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Gertrude Kasebier


About Gertrude Kasebier:

Known for: portraits, especially in natural settings

Dates: May 18, 1852 - October 12, 1934.

Occupation: painter, photographer

Also known as: Gertrude Stanton, Gertrude Käsebier

Background, Family:

  • Mother: Muncy Boone Stanton
  • Father: John W. Stanton
  • Siblings: at least one, a younger brother


  • Bethlehem Female Seminary, 1866-1870 (now Moravian College)
  • Pratt Institute, Brooklyn, 1889-1893

Marriage, Children:

  • husband: Eduard Käsebier (married 1874, separated 1880, died 1910; successful businessman)
  • children:
    • Frederick William, born 1875
    • Gertrude Elizabeth, born 1878
    • Hermine Mathilde, born 1880

More About Gertrude Kasebier:

Gertrude Kasebier was born as Gertrude Stanton in Fort Des Moines in 1852. Her father went to Colorado for the gold rush of 1859, and the next year he brought the rest of the family to join him. He was elected mayor of Golden in 1860, but died suddenly in 1864. The family then moved to New York.

Gertrude married Eduard Käsebier in 1874, and she settled into marriage and motherhood for some years, though the marriage was unsuccessful. They essentially lived as if separated from 1880, though never divorced, but often argued in the next decades over her work and where they would live.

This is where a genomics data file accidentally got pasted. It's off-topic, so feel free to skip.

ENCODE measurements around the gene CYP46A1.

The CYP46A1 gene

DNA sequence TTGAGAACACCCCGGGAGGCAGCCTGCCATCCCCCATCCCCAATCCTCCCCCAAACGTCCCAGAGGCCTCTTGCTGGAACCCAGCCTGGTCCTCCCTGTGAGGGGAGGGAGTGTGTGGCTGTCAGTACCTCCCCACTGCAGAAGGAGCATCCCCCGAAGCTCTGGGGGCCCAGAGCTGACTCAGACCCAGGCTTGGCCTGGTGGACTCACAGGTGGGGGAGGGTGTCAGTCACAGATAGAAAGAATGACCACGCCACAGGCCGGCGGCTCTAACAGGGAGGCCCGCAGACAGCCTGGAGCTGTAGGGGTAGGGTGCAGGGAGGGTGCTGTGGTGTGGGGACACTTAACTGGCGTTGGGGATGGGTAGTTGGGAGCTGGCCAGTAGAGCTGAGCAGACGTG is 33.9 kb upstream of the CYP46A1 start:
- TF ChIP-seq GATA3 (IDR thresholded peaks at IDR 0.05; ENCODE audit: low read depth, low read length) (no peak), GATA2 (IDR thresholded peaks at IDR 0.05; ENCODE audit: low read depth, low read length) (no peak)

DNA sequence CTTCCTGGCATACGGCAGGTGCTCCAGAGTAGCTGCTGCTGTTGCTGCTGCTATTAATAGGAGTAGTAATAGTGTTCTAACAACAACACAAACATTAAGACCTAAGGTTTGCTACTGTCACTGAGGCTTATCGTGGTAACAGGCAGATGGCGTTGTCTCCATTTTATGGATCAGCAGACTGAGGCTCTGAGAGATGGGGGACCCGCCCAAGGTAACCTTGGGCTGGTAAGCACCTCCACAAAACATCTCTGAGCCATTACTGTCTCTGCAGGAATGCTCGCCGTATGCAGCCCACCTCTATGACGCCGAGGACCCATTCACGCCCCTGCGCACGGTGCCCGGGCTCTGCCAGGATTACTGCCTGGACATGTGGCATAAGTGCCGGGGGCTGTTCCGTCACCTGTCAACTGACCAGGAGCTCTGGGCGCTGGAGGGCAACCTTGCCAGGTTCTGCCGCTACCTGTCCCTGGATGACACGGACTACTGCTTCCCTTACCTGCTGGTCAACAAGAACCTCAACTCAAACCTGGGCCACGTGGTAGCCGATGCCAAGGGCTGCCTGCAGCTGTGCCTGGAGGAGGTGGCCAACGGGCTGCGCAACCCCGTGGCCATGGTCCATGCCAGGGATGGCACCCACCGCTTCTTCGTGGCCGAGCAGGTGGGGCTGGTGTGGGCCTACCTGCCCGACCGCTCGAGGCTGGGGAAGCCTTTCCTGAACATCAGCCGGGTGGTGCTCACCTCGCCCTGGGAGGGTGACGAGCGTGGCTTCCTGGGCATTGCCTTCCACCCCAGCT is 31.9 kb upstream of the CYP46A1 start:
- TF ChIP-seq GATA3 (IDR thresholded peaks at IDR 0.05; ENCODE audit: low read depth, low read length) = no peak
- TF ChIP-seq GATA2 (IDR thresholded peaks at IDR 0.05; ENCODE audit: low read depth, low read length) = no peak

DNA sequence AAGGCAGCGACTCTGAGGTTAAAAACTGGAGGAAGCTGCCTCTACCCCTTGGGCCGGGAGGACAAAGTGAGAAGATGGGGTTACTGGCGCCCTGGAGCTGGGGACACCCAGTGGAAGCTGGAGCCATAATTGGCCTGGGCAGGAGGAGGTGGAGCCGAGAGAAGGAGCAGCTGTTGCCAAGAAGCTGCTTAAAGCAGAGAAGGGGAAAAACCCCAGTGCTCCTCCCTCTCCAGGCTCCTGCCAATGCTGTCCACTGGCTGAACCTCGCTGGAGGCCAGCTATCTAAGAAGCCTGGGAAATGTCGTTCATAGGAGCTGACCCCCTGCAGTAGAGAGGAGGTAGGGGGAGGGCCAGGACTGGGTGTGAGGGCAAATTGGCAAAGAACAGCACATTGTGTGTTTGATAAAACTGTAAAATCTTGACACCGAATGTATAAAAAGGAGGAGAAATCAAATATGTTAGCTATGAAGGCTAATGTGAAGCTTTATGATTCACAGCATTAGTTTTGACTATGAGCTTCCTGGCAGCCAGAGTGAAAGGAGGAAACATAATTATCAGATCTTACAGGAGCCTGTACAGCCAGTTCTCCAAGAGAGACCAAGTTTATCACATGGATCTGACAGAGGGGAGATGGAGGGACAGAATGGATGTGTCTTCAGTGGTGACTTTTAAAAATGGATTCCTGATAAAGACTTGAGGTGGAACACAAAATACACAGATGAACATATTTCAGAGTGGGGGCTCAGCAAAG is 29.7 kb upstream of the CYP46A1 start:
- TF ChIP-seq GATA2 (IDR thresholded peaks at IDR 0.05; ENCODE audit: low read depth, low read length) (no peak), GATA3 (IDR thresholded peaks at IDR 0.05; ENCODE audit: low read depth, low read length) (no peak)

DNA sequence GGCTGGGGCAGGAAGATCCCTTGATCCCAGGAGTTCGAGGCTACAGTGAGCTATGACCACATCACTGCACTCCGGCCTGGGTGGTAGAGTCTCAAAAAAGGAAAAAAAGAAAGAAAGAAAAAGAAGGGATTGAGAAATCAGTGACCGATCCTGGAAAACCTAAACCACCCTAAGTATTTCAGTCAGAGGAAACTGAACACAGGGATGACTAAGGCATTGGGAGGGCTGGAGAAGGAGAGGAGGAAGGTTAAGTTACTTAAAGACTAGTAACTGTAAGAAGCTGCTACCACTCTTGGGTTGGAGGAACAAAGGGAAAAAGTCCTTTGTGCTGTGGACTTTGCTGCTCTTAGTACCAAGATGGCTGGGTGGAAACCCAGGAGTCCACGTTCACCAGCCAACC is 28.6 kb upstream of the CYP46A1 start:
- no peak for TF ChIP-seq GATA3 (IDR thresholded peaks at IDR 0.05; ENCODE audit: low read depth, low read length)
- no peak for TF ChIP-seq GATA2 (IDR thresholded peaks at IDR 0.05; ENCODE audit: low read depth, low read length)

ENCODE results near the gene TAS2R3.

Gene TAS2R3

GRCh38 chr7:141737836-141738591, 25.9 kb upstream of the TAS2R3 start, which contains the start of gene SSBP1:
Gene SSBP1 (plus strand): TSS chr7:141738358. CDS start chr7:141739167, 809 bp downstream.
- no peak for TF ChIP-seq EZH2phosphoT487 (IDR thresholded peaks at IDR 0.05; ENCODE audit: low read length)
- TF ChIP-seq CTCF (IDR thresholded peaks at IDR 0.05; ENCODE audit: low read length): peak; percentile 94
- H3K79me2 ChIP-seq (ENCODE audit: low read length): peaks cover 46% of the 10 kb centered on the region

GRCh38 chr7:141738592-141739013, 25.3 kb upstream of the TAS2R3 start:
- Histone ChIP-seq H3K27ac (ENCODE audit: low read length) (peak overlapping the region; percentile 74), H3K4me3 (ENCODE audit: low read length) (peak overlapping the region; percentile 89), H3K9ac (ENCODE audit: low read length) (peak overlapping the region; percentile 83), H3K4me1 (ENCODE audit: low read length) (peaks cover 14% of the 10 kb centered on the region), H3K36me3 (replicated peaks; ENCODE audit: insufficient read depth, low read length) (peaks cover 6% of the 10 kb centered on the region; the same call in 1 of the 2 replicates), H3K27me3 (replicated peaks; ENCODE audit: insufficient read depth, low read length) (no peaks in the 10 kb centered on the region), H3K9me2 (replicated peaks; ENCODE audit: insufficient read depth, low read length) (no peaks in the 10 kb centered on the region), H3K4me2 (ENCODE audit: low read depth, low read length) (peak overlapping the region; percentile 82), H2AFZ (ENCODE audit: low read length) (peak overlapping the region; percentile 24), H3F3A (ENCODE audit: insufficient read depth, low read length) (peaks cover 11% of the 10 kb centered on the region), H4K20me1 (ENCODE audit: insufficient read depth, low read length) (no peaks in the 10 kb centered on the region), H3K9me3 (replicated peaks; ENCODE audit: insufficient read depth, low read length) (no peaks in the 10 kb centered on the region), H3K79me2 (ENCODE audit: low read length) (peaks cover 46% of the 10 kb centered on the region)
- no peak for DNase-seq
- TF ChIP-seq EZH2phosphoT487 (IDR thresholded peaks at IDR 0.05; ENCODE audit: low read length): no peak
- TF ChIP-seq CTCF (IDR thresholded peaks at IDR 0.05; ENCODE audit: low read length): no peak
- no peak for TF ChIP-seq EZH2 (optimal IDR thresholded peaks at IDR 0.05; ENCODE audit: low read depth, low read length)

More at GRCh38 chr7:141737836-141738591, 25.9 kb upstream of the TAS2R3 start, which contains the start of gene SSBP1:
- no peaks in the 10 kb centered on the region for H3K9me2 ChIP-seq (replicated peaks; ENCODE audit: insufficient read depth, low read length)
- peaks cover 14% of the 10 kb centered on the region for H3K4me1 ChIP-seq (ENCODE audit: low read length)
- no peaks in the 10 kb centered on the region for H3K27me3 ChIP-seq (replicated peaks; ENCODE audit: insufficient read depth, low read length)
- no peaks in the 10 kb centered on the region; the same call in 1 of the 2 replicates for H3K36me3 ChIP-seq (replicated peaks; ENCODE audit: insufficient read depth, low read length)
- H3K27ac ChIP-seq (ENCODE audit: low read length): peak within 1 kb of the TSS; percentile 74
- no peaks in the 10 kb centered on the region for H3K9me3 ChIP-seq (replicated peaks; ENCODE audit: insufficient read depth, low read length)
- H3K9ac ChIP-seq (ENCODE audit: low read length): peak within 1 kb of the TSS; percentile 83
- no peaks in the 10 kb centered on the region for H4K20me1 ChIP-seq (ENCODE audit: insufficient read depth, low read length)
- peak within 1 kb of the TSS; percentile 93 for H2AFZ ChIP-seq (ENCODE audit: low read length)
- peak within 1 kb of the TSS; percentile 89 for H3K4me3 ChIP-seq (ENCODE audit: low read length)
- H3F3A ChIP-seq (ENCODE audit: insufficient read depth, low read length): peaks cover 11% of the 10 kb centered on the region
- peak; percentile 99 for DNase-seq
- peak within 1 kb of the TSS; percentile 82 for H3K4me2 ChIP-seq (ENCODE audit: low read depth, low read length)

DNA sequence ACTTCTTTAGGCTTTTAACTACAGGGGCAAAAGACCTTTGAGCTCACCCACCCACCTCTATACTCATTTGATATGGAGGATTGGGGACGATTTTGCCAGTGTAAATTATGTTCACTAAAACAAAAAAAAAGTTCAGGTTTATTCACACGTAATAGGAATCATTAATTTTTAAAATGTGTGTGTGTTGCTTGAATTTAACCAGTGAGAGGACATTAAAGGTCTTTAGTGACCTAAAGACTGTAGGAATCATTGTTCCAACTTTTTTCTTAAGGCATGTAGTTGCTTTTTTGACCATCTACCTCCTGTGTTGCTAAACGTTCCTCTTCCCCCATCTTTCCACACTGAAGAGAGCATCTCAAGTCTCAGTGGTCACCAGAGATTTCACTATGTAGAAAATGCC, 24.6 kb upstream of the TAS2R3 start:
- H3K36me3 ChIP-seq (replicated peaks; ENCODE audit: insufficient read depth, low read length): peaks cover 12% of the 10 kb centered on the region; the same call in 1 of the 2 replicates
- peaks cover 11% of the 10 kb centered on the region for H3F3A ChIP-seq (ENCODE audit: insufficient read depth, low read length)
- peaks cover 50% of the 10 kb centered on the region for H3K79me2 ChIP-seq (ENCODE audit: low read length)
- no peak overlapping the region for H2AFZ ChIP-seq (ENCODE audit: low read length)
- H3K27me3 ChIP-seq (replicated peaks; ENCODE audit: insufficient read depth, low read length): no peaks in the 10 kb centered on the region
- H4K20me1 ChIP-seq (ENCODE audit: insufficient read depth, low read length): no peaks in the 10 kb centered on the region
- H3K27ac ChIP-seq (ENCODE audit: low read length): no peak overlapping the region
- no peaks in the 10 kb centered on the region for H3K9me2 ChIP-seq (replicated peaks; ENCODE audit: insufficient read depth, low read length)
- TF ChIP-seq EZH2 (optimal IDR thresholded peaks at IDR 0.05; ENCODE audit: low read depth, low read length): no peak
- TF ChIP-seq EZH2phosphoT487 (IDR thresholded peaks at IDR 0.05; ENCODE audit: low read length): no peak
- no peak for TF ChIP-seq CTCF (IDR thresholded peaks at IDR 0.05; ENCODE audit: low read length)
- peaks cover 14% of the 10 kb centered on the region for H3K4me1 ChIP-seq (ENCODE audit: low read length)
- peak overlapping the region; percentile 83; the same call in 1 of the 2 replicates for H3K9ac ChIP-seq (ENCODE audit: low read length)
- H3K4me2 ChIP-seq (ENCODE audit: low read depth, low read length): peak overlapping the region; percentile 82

Gertrude Kasebier, with her husband's financial assistance, began to study art at the age of 37. She moved to Brooklyn with her children to study painting at the Pratt Institute in Brooklyn, but then turned to photography. She also studied the theories about children's education of Friedrich Fröbel, applying this to her later photographs of mothers and children.

After Pratt, Gertrude Kasebier then went to France and Germany to continue her studies. In 1895 she returned to the states and began work as a magazine illustrator, then an assistant at another artist's portrait studio. She opened her own portrait studio in 1898 in New York on Fifth Avenue.

She photographed many individuals, and also took photos of mothers and children. She also took many photographs of Native Americans in the "Buffalo Bill's Wild West" show.

Very quickly, her work brought her public notice. She helped found the 1902 Photo-Secession group. Alfred Stieglitz recognized Gertrude Kasebier's work, publishing some of her photographs in Camera Work in 1903.

She spent a short time in Europe, then returned to a disagreement with Steiglitz about the role of commercial photography. She resigned from the Photo-Secession group in 1912, instead helping to found the Pictorial Photographers of America, an act that Stieglitz saw as an attack on him.

Gertrude Kasebier encouraged many women in photography, founding the Women's Professional Photographers Association in America, and supporting their work. Her daughter Hermine (Turner) became part of her business in 1924.

In 1929, she closed her studio, and that same year, the Brooklyn Institute of Arts and Sciences held a retrospective of her work. She died in 1934 in New York at the home of her daughter Hermine.

Books About Gertrude Kasebier:

  • A Photographic History by Gertrude Kasebier. 2007.
  • William Innes Homer. A Pictorial Heritage: The Photographs of Gertrude Kasebier. 1979.
  • Barbara Michaels. Gertrude Kasebier The Photographer and Her Photographs. 1991.

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